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When I am working on a book or a story I write every morning as soon after first light as possible. There is no one to disturb you and it is cool or cold and you come to your work and warm as you write. You read what you have written and, as you always stop when you know what is going to happen next, you go on from there. You write until you come to a place where you still have your juice and know what will happen next and you stop and try to live through until the next day when you hit it again. You have started at six in the morning, say, and may go on until noon or be through before that. When you stop you are as empty, and at the same time never empty but filling, as when you have made love to someone you love. Nothing can hurt you, nothing can happen, nothing means anything until the next day when you do it again. It is the wait until the next day that is hard to get through. (link)
When the people are talking, I can hardly write it fast enough or keep up with it, but with an almost unbearable high manifold pleasure. I put more inches on than she will take, and then fly her as near as I know to how she should be flown, only flying as crazy as really good pilots fly crazy sometimes. Most of the time flying conservatively but with an awfully fast airplane that makes up for the conservatism. That way, you live longer. I mean your writing lives longer. How do you like it now, gentlemen? (link)
All I do know is as we age, the weight of our unsorted baggage becomes heavier, much heavier. With each passing year, the price of our refusal to do that sorting rises higher and higher.
I had a left-field hit with “Brilliant Disguise”, the song that sits thematically at the record’s centre. Trust is a fragile thing, it requires allowing others to see as much of ourselves as we have the courage to reveal. But “Brilliant Disguise” postulates that when you drop one mask, you find another behind it, until you begin to doubt your own feelings about who you are. The twin issues of love and identity form the core of Tunnel of Love, but “time” is Tunnel’s unofficial subtext; in this life — and there is only one — you make your choices, you take your stand, and you awaken from the youthful spell of immortality and its eternal present, you walk away from the netherland of adolescence, you name the things beyond your work that will give your life its context, meaning, and the clock starts. You walk now not just at your partner’s side, but alongside your own mortal self. You fight to hold onto your newfound blessings, while confronting your nihilism, your destructive desire to leave it all in ruins.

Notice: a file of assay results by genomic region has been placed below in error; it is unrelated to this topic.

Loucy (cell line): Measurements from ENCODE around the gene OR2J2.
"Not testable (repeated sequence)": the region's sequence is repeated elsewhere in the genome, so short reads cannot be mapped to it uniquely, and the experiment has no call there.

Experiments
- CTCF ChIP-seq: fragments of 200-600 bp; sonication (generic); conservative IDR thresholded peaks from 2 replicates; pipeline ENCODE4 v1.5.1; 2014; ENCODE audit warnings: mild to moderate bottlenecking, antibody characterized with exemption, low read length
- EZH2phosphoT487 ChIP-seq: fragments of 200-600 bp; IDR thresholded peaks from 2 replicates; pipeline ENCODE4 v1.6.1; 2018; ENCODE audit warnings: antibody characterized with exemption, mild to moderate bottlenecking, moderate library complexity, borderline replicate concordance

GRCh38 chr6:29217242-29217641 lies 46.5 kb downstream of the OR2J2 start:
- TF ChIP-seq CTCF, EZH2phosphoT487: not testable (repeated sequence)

It comes from a deep-rooted conviction that if there is anything worthwhile doing for the sake of culture, then it is touching on subject matters and situations which link people, and not those that divide people. There are too many things in the world that divide people, such as religion, politics, history, and nationalism. If culture is capable of anything, then it is finding that which unites us all. And there are so many things that unite people. It doesn’t matter who you are or who I am, if your tooth aches or mine; it’s still the same pain. Feelings are what link people together, because the word ‘love’ has the same meaning for everybody. Or ‘fear’, or ‘suffering’. We all fear the same way and the same things. And we all love in the same way. That’s why I tell about these things, because in all other things I immediately find division.
A window frames the view outside perfectly. More often that not — because most people don’t have the luxury of building their own homes — you inherit this view. This is a view that has come before you and will probably outlast you. The view may change, but the view also does not change. I love having multiple windows in my living room, but I also love closing all the curtains except for the main one — suddenly that viewed is enhanced.